In response to Hurricanes George and Mitch, in 1998 Cuba sent to Guatemala its Henry Reeve International Medical Brigade and established the Comprehensive Health Program (Programa Integral de Salud). Cuba sent more doctors with the support of the Chávez government in Venezuela. The salary of the Cuban doctors is miserable, around $250 per month, and they live in crowded, poor quality residences under curfew, in some of the most unsafe areas of the country. The number of medical workers has remained consistent over time, with around 300-350 doctors and 100-150 support staff. The amount paid by the Guatemalan government is likely small, less than $2,000 per person per month in total, which means the earnings from this mission are probably around $10 million per year. Guatemala is clearly taking advantage of the slave-like conditions in which the doctors work and live, in addition to helping to manipulate World Health Organization statistics, and to influence electoral politics. For many years the Cuba-Guatemala agreement has been mutually beneficial politically and economically. Several doctors have died, with no explanation given for the death of many of these. One of them died by electrocution in his home due to poor electrical conditions that are characteristic of the medical workers’ residences.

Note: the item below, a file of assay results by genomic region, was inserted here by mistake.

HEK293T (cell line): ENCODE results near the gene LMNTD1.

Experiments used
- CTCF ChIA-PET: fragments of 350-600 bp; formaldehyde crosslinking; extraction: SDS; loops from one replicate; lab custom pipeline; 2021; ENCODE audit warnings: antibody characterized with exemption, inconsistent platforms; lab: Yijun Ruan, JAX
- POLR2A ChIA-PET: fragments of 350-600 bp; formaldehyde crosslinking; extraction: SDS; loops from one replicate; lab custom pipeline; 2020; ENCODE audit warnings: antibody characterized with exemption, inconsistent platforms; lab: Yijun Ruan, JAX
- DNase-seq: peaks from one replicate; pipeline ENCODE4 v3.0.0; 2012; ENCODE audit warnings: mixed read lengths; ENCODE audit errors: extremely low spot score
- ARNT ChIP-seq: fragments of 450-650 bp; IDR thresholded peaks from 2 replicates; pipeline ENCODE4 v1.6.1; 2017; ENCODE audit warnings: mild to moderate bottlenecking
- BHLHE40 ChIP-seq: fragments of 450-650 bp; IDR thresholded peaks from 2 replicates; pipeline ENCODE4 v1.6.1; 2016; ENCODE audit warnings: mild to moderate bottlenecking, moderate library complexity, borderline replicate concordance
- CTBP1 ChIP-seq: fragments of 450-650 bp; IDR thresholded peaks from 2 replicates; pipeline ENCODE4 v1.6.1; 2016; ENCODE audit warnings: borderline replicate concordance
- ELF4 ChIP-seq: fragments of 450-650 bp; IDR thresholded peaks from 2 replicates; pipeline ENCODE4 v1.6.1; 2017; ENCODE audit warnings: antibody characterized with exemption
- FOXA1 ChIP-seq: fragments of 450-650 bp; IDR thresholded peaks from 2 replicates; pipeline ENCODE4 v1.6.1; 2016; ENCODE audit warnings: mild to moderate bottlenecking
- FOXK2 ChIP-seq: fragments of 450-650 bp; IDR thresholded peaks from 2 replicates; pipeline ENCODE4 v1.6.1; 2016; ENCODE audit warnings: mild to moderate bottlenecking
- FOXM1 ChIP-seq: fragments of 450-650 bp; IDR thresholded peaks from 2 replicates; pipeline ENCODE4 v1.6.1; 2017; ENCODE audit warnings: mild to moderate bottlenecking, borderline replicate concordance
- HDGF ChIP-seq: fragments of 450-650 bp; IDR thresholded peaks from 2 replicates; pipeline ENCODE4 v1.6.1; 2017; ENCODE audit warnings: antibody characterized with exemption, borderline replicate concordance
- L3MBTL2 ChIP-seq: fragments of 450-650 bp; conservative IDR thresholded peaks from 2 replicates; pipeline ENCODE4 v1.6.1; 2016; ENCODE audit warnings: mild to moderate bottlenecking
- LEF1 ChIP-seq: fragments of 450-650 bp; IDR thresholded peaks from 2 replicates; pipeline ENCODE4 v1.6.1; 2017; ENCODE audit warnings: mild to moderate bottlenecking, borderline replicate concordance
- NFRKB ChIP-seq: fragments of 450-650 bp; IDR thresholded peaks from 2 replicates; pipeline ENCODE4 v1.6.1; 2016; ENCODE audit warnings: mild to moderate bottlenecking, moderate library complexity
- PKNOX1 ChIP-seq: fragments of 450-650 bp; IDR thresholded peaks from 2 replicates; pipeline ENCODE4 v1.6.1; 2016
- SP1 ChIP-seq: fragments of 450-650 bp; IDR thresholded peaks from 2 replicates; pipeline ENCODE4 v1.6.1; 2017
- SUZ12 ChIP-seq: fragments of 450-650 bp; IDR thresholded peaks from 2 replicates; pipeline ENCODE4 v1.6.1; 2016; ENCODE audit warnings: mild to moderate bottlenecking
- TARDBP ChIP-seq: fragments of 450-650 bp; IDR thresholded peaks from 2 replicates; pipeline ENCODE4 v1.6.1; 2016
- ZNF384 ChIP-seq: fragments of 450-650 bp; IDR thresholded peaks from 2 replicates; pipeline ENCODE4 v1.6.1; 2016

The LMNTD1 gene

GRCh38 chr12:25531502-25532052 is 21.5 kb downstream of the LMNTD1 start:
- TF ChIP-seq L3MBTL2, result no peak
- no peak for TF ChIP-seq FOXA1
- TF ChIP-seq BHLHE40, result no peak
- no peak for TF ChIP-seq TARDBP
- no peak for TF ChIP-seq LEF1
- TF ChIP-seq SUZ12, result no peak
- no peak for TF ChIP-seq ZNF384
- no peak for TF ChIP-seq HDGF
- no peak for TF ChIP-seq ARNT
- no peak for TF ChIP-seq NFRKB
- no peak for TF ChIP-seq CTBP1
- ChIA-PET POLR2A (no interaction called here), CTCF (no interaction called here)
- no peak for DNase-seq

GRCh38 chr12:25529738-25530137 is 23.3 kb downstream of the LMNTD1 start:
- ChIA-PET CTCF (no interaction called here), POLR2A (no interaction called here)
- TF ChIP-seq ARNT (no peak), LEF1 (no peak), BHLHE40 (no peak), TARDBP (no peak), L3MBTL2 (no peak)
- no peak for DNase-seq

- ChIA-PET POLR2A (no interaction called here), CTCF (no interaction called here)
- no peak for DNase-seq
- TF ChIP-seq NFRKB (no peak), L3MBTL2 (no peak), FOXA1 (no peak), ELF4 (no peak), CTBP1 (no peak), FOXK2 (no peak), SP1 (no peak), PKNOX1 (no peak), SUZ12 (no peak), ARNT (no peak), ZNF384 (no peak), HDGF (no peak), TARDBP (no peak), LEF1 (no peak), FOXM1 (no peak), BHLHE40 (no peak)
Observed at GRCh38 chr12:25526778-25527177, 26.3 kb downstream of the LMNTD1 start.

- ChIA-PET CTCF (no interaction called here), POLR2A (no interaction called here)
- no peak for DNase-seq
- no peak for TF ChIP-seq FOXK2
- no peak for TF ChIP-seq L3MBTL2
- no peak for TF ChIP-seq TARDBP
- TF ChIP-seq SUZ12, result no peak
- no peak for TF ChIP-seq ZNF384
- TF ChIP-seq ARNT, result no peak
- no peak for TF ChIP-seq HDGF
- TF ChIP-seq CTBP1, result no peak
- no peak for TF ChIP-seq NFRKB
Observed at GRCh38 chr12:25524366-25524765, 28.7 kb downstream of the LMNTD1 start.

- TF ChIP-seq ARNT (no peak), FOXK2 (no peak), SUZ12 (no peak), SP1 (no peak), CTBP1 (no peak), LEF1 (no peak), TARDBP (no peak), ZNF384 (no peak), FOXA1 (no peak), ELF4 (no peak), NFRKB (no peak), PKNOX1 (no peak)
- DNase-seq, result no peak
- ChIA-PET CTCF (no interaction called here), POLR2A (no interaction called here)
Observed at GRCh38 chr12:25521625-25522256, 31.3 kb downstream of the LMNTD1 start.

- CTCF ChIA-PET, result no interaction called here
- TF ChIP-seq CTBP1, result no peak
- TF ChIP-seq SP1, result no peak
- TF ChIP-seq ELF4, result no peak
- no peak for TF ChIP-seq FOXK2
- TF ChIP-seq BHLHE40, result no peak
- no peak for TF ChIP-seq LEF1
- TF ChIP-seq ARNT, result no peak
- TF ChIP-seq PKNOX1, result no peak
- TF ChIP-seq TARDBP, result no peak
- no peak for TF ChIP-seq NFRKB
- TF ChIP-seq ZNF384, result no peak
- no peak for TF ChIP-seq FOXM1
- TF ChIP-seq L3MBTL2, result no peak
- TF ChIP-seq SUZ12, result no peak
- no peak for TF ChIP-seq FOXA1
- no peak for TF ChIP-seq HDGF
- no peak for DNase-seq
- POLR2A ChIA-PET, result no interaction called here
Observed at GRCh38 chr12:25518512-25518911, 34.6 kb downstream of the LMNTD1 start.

|Anonymous: 7, through questionnaire|
Documented violations: Yes
|Not anonymous: None|
|Public (media): 1|
Findings: Between 54 and 84 work hours per week; sexual harassment; threats;
confiscation of passports and, for many, signed contracts; constant monitoring;
impediments to obtain licenses; violations stemming from Resolution 168 of the Cuban
Ministry of Foreign Trade; residential curfew; residences in poor condition; retaliatory acts
against colleagues; unpaid vacation; falsification to boost statistics; and political activities
in service of host government. The Cuban government pays around $250 per month per
health worker. The workers are forced sign a document saying they receive some payment
from the Guatemalan government, which is false.
Case Spotlight: Dadllany was a 26-year-old family doctor when she was sent to Guatemala
in 2009 —her first international mission. Her minders confiscated her passport on arrival
and later sought to force her to enter into a relationship with a man whom she later learned
was a drug trafficker. After refusing for two months, she was pulled from the mission. She
defected from her next post, Brazil (This case was documented anonymously as part of the
complaint submitted to the UN and ICC.)
NAMES OF CHIEFS OF MISSIONS
in Guatemala: Dr. Yuri R. Batista Varela.
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